So for the next four hours the pattern was the same: March out into the woods, to some god-forsaken temple or infested cavern, clout some hapless robber or mage to death, strip him naked, and hock his crap back in town. And every step of the way, summon creatures.

You can only have one summoned creature at a time, so I couldn't litter the landscape with them... But I got real good at making them. A couple times I would summon a Dremora (a toasty-looking demonic fellow in black and red armor) and just leave him standing in the blacksmith's shop, glancing nervously around like a party guest who's just realized that he's the only one who showed up in a costume. Yes, if you get close, you actually can see his eyes darting around.

If you summon the Dremora - or any creature, really - in a room with no enemies, the poor thing has no idea how to proceed. The skeleton stands there and creaks for a while, then starts creeping around the room and bending over to peer at things, like some macabre Groucho Marx. The Flame Atronach stands stock-still and emits farty campfire sounds. The Dremora looks nervously around. Then if you turn to face it, it turns to you, with that twitchy expression you get on a chicken in a barnyard when you get up close. ("b... rraawwwk?") Utterly confused and unsure how to proceed, but waiting for you to make the first move.

All summoned creatures will follow you as far as they can. All try to appear nearby when you summon them. But sometimes they make poor choices, and sometimes the deck is stacked against them. I've been summoning Dremora as I run cross-country, so occasionally they appear halfway over cliffs. Or they appear right in front of me and I smack into them at full gallop. Or I encounter some menacing wildlife with no items to steal, and abandon the Dremora as bait, only to summon it out of combat and back beside me like a yo-yo, just to burn the mana points and keep practicing. No wonder the Dremora looks confused. And nervous. If any of the townsfolk in this game were really human, they would consider me a lunatic and a public nuisance.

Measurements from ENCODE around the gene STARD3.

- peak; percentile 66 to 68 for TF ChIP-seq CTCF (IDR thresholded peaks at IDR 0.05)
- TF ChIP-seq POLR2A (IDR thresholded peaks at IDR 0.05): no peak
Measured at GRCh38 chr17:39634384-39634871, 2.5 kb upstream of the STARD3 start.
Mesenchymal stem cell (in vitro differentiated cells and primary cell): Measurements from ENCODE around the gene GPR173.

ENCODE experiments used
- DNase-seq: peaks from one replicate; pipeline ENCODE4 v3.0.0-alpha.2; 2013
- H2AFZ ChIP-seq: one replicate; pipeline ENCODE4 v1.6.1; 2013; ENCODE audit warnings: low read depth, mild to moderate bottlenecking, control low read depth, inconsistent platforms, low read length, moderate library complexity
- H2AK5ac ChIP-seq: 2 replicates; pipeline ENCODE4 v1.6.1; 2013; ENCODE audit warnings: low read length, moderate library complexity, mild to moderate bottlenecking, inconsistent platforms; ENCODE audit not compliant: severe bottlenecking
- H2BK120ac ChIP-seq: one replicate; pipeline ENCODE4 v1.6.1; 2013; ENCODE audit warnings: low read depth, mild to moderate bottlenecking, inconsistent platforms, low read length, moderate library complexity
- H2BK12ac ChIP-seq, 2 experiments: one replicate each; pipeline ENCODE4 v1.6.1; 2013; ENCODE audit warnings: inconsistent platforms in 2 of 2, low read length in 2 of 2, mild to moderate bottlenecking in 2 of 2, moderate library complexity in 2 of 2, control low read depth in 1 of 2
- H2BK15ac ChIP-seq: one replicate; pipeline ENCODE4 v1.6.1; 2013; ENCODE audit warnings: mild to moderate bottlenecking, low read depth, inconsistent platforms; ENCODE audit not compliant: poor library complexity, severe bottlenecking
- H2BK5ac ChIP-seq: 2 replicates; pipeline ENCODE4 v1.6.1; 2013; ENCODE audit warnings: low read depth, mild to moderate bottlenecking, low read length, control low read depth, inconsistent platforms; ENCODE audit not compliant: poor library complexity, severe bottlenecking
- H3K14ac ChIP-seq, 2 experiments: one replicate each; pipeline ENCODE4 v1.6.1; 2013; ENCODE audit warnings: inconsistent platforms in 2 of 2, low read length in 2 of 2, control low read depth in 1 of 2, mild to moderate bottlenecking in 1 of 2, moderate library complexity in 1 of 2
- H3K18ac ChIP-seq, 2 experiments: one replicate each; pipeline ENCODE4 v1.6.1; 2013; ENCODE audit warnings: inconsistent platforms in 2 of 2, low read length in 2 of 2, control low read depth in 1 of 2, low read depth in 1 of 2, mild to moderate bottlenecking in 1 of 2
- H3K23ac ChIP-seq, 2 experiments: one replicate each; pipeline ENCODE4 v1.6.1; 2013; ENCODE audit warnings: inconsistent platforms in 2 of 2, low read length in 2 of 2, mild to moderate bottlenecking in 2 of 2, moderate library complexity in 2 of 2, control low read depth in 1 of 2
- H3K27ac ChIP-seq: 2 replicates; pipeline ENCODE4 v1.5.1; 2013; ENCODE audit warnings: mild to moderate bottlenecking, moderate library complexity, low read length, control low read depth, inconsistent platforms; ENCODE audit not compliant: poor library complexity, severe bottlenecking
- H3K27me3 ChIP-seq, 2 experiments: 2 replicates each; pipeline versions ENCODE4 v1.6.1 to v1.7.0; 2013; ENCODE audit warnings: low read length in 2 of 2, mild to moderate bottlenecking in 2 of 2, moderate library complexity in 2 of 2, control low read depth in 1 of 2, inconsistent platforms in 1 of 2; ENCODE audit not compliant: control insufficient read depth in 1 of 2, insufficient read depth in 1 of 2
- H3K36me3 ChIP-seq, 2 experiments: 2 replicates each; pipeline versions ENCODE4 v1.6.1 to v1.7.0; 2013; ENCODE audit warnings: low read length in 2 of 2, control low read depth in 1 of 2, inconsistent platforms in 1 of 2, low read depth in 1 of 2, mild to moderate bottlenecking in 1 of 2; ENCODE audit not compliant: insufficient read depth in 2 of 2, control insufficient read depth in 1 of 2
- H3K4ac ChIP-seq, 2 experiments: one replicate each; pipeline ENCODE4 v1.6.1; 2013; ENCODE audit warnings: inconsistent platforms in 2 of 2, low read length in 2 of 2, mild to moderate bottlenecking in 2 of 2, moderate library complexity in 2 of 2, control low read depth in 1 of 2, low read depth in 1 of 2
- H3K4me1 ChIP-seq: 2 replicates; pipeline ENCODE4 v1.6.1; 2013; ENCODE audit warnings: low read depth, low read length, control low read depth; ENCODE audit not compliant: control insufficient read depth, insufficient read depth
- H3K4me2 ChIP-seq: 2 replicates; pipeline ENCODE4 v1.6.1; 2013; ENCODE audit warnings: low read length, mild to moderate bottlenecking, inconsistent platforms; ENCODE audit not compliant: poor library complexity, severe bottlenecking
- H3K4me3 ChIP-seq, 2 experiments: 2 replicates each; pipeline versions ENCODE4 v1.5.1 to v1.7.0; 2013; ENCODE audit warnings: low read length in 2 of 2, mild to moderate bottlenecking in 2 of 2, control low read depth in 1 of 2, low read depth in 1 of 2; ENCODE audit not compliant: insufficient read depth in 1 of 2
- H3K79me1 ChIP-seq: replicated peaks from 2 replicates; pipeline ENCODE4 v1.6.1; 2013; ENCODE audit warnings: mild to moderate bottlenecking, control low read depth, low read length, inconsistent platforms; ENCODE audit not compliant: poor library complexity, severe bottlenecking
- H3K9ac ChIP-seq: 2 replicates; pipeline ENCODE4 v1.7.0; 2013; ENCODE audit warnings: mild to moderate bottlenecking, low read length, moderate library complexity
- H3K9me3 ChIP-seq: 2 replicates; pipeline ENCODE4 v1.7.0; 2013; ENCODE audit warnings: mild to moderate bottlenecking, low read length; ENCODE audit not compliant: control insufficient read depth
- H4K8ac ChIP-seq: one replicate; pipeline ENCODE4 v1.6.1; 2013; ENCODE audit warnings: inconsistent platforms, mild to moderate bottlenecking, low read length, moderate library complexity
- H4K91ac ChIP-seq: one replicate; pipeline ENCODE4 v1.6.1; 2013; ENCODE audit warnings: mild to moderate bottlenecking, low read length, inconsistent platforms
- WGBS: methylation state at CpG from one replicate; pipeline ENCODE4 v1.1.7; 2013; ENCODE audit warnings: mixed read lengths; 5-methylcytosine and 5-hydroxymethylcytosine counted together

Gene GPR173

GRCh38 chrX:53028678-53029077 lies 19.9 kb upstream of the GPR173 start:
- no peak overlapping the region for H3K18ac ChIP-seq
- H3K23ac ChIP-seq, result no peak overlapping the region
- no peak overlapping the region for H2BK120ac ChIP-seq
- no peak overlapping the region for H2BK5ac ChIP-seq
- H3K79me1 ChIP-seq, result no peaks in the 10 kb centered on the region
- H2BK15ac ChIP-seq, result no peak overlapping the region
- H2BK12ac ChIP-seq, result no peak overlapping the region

So now the game has really his its stride, for me. I get to act crazy, and just mess around with things, and it's still detailed and large enough to completely surprise me. Like the time I hit a floor panel and opened a secret door, and got my first encounter with a wraith - essentially a floating shower curtain and a skull with a wicked sword attached - and it went "SKREEAAW!" and took a swipe at me, making me shout "What the crap is that!!". This exploring is so much fun that I've decided to ignore the main plot of the game for as long as possible. I still haven't found even a third of all the temples, forts, mines, caves, and dungeons on the map.